- If you have mostly soil or sparse grass in your yard, use a rake to loosen up the top one-half inch of soil before planting the seeds. This will make the seeds much easier to be raked into the soil after you plant them.
- You may want to consider a soil test before you get started and use a “starter” fertilizer depending on the results. You can even apply this type of fertilizer 5-14 days after you plant the seeds. It helps the seeds to take root and grow much better.
- Never let the soil dry out completely or it can disrupt the growth of the grass. That being said, if you are planting seeds in bare soil, never over-water and flood the soil because that can be worse than not watering the soil enough.
- When you’re raking the seeds into the soil, don’t be alarmed if you can’t get every single one of the seeds covered. As long as most of them are covered up by the soil, they should take root properly.
- Plant cool-season grass in the fall and warm-season grass in the spring. Keep in mind that warm-season grass may take longer to start growing.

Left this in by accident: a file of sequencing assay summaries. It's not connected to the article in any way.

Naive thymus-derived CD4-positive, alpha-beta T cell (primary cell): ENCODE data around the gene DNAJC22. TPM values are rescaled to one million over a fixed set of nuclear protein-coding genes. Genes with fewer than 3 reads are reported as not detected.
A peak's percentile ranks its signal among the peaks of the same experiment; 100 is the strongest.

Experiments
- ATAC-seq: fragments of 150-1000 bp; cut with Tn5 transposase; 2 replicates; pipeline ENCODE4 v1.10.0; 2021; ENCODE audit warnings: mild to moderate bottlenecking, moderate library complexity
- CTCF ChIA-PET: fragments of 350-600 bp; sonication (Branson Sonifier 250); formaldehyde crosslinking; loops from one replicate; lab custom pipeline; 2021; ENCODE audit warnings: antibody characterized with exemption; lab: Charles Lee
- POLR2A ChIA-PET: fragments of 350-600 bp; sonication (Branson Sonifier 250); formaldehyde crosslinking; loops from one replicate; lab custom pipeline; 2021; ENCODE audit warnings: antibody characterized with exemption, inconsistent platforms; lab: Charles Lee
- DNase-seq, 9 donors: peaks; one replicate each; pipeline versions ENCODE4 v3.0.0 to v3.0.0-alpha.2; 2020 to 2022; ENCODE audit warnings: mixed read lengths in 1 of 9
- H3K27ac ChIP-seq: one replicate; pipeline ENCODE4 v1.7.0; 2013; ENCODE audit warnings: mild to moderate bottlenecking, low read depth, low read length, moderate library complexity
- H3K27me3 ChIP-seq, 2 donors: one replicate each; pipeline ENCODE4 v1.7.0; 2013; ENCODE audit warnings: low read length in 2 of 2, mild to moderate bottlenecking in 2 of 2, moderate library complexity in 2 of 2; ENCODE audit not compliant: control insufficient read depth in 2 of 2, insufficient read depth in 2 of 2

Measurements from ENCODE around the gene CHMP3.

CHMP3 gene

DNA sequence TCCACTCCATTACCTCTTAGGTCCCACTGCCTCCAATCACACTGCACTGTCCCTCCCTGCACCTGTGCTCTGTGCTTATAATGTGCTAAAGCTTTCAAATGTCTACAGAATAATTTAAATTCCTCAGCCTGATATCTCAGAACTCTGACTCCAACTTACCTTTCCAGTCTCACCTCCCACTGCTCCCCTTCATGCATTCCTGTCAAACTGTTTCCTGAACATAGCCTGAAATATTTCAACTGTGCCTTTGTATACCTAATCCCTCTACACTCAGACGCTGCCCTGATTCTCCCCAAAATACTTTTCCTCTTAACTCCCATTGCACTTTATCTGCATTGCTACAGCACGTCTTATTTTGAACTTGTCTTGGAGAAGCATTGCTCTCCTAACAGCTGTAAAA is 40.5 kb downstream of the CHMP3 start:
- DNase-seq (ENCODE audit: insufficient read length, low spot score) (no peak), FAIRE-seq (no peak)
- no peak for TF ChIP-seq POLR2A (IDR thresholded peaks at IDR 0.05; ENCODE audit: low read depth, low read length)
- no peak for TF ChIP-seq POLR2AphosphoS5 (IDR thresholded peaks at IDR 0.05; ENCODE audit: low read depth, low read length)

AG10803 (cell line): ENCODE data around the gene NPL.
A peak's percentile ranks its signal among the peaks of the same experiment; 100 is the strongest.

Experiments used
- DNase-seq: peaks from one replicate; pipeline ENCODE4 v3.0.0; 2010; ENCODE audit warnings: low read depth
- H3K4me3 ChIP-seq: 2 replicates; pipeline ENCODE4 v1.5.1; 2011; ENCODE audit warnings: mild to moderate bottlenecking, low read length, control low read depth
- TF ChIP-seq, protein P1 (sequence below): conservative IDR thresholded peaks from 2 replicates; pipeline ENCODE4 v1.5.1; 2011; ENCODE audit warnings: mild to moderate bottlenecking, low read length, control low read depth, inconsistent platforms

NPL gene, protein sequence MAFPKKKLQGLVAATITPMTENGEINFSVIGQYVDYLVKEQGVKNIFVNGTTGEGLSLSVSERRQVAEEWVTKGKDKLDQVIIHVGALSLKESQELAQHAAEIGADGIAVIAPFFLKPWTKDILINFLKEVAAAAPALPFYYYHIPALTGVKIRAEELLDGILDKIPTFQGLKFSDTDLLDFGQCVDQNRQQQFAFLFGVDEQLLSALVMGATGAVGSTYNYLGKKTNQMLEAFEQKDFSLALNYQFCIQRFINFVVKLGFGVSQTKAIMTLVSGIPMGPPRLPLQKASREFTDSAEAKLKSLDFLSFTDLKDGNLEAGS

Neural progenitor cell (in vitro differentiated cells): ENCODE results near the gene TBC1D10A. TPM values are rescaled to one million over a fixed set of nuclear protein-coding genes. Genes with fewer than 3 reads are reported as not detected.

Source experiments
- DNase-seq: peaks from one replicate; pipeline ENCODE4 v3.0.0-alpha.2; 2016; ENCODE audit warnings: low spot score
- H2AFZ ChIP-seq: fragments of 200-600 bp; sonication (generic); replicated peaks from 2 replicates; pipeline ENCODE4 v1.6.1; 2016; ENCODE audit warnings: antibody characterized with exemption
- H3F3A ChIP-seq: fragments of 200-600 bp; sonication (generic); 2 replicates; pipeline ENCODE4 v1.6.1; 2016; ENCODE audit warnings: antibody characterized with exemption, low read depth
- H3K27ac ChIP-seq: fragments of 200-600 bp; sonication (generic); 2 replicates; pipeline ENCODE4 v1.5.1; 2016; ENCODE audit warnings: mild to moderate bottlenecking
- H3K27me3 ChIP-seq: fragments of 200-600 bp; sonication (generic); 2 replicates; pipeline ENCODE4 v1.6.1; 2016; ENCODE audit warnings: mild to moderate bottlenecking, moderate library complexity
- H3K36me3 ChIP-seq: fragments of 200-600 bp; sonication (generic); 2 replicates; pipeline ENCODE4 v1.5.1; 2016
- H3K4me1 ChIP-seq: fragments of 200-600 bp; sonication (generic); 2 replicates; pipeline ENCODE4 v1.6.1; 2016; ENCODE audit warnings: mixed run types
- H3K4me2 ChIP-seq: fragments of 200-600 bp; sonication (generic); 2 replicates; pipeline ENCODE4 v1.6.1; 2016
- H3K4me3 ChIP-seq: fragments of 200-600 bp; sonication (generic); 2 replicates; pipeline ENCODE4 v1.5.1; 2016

- Once the grass is several inches high, start watering your lawn every two to three days, depending on where you live. The soil should be slightly dry before watering it, but not completely dry.
Growing grass from seeds is part art, part science!
It isn’t that it’s difficult, but it does require that you keep your soil nice and wet, at least until the grass has come in and is starting to grow. When you buy your seeds, it’s good to take a look at the directions to make sure that you don’t overlook anything important.
While the basic rules of growing grass from seed are the same, the products and even the tools you use can make a slight difference when it comes to what steps you take in the meantime. Your local home-improvement store has experts who can get you all set up with the right products and answer any questions you might have, bringing you one step closer to having a thick, lush, green lawn that others are sure to envy.